according to Juel and Deffes (2004), teachers can make vocabulary meaningful and memorable for students by anchoring new words in multiple contexts. Other researchers point out (Nagy & Scott, 2000; Nation, 1990) that knowledge of a word includes how it sounds, how it is written, how it is used as a part of speech, the word’s multiple meanings and it’s morphology or how it has been derived. Comparing and contrasting words on the basis of these various features can help students organize and categorize words for more efficient memory storage and retrieval.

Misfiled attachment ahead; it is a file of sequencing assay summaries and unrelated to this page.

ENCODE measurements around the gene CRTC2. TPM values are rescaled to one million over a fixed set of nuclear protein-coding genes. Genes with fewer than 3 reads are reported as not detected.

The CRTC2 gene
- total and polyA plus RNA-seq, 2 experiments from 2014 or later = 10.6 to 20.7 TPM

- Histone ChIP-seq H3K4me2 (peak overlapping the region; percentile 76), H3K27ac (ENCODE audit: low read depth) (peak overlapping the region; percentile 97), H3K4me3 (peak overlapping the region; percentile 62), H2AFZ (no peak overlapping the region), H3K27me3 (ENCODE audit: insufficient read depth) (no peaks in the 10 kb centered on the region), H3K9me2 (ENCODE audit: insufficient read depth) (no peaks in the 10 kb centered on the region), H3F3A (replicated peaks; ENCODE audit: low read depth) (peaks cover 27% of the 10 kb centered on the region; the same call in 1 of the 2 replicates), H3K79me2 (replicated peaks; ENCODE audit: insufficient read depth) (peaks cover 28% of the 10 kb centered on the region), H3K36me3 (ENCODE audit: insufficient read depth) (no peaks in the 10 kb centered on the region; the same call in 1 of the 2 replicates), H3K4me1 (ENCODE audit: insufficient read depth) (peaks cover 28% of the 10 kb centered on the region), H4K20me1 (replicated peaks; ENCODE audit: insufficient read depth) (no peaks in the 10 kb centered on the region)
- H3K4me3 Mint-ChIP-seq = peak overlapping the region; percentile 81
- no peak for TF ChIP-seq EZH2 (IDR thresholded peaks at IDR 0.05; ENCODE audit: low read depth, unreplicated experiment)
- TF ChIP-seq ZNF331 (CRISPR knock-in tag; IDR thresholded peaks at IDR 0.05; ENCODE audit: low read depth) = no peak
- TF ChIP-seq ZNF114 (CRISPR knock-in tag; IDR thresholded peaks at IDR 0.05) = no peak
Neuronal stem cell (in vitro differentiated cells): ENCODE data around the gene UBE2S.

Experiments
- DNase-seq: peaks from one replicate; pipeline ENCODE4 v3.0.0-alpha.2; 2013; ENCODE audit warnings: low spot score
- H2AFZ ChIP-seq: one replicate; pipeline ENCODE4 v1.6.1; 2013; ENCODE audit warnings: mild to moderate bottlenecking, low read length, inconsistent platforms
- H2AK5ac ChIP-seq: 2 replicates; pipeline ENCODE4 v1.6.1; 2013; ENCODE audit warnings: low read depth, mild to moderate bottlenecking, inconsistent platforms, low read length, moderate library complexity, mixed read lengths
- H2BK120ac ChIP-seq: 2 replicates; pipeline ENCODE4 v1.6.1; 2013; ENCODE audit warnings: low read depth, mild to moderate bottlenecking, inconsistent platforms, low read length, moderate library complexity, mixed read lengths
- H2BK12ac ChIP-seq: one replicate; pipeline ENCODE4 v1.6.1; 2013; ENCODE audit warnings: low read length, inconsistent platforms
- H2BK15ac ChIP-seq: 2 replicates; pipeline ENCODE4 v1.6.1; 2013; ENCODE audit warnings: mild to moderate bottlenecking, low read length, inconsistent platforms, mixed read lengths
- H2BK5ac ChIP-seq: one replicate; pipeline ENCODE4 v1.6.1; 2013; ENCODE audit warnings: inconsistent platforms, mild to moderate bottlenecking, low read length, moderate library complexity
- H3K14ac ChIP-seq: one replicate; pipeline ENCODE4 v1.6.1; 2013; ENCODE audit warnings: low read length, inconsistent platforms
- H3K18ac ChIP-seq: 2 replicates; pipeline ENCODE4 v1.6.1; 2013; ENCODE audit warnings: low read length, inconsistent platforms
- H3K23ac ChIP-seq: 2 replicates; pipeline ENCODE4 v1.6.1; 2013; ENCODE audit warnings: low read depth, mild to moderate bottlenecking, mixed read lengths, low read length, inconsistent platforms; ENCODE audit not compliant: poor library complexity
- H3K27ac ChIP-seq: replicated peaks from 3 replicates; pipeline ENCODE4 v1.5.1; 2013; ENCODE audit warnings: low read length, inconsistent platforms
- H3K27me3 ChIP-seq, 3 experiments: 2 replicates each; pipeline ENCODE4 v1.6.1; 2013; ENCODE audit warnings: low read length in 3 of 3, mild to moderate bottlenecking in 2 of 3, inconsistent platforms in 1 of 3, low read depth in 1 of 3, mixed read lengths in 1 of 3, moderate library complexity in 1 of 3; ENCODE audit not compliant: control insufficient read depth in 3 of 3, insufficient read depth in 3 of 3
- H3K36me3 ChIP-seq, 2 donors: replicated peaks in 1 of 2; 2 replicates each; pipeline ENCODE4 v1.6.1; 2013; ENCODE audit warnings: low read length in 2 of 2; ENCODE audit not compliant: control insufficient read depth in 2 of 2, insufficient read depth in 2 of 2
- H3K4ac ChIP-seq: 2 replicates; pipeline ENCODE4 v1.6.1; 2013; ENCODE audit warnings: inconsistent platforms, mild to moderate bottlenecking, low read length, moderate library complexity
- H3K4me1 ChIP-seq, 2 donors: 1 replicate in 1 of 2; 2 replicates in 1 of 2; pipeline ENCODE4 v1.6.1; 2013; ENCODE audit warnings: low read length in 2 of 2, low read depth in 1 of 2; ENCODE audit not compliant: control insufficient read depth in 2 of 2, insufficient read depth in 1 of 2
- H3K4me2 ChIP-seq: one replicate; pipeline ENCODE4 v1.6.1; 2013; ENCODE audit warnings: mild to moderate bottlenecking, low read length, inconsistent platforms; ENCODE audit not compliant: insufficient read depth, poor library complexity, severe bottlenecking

Juel and Deffes tested 3 different types of typical vocabulary instructional strategies with primary students to see which strategy worked most effectively. In what they referred to as a “contextual condition,” teachers related word meanings to students’ background knowledge. In the “analytic condition,” teachers related words to student’s background knowledge and engaged students in analyzing word meanings. The third instructional method was called “anchored condition” where teachers related words to students’ background knowledge, engaged students in active analysis of words and also called student’s attention to the words’ component letters and sounds. According to Juel and Deffes, they found that the analytic and anchored instructional approaches helped students learn the words more effectively than did the contextual instructional approach. Their final recommendations were that teachers “should take every opportunity to connect vocabulary words to texts, to other words, and to some concrete orthographic features within the word.” Read the full article by clicking on the article title below.